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NLHS actors, musicians tackle ‘Oklahoma!’

 

 

Ray Gora / Lincoln Times-News Gracie Lowman and Morgan Spence rehearse their roles as Ado Annie and Laurey Williams in the Rodgers and Hammerstein musical “Oklahoma!” on Tuesday at North Lincoln High School.

Ray Gora / Lincoln Times-News
Gracie Lowman and Morgan Spence rehearse their roles as Ado Annie and Laurey Williams in the Rodgers and Hammerstein musical “Oklahoma!” on Tuesday at North Lincoln High School.Feat

 

Students present Rodgers & Hammerstein’s classic

JENNA-LEY HARRISON

Staff Writer

If local theater arts enthusiasts are craving a performance consisting of a family-friendly combination of comedic, doleful and chilling elements, North Lincoln High School’s upcoming production of Rodgers & Hammerstein’s first collaboration, Oklahoma!, will be sure to hit the spot.

The portrayal of the playwright’s famous Romeo-and-Juliet-themed storyline, filled with emotional singing and dancing from a more than 40-member cast, features a 17-member student orchestra led by North Lincoln Director of Bands Neil Underwood.

His wife, Joanna, who has headed the school’s choral and drama activities for nearly a decade now, encouraged the community to attend the “typical love story” for at least one of this week’s four showings.

“Boy meets girl; boy wants girl,” she said.

While Joanna said most other area high schools are reluctant to use their student bands for musical productions, calling on outside talent for the job, she said North Lincoln prides itself on using its own student talent.

“It’s important for our kids to have this unique experience,” she said.

Several of the student actors have drawn inspiration from their high school drama and choral careers, much like the Underwoods said they once did, and already know that they would like to pursue such artistic career fields in college, including senior Chris Belk.

Belk, who plays “Curly,” an attractive cowboy who falls in love with farm girl “Laurey” during the time when American settlers were exploring the Western frontier, started performing in plays in his South Carolina hometown at age six and plans to major in vocal performance.

He described his Oklahoma! character, the biggest role to date of his high school career, as a “comically arrogant” and “sarcastic” individual. He also noted that participating in musicals is a “totally different animal” from other genres of plays and is a genre he most definitely prefers, since it allows him to simultaneously sing and act.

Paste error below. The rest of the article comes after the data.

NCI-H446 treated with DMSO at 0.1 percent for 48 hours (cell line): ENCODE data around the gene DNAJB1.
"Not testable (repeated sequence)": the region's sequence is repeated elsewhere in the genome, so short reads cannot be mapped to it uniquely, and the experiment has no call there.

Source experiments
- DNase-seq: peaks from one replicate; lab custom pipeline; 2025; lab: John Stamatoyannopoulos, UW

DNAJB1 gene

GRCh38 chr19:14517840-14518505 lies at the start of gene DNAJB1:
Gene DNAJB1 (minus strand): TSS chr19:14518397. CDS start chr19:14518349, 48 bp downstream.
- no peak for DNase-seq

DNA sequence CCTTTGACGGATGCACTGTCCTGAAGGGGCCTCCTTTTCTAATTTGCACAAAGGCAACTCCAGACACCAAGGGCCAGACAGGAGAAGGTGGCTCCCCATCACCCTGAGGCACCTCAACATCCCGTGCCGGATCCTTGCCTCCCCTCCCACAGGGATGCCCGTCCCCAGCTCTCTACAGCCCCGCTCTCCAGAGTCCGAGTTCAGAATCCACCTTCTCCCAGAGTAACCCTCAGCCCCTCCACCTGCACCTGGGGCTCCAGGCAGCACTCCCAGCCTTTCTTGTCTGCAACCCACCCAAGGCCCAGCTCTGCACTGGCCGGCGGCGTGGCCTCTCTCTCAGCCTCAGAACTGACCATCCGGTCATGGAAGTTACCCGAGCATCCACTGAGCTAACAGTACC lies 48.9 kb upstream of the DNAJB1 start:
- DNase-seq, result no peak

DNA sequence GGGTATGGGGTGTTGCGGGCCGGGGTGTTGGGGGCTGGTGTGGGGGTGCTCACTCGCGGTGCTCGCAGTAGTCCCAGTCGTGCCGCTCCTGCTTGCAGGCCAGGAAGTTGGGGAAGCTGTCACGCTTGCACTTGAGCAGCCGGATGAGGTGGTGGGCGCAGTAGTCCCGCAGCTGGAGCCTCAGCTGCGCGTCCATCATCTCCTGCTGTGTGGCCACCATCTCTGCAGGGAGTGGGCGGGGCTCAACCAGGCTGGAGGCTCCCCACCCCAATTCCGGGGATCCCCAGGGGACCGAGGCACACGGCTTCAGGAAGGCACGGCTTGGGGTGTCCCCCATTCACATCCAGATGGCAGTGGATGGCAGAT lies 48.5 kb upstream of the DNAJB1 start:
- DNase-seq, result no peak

“It’s like becoming someone else,” he said.

Fellow senior actor and leading lady, Morgan Spence, who plays the role of “Laurey” and worked to save her voice during Tuesday’s rehearsal, recovering from a recent bout with mono,

described the young love birds’ relationship as a cat-and-mouse chase.

“In that time period, they would insult each other to flirt,” she said. “’Laurey plays hard to get but finally gives in.”

Senior Rebecca DeGregory, better known as Oklahoma!’s Aunt Eller, has been in theater since sophomore year and couldn’t feel more at home than with her drama peers.

“It’s somewhere you’re not frowned upon,” she said of her acting class. “You can be outlandish, and others will join in with you. In sports, the goal is to win, but here, it’s to be entertaining. We’re all naturally entertaining as a group.”

And outlandish is exactly the type of role that junior Gracie Lowman has to fill as “Ado Annie,” a naive woman who specializes in luring men and whose theme song is entitled “I’m a Girl Who Can’t Say No.”

“She’s pretty much the opposite of me,” Lowman laughed. “She’s outgoing and loves men’s attention.”

However, the 16-year-old said she had no trouble getting into character and has enjoyed temporarily lowering her IQ for the quirky role.

“I like playing dumb,” she said. “It’s fun.”

Oklahoma!

will show 7:30 p.m. nightly Thursday through Saturday and 3 p.m. Sunday in the high school auditorium, located at 2737 Lee Lawing Road in Lincolnton. Tickets can be purchased at the door or by calling the school at (704) 736-1969 ext. 61725.

 

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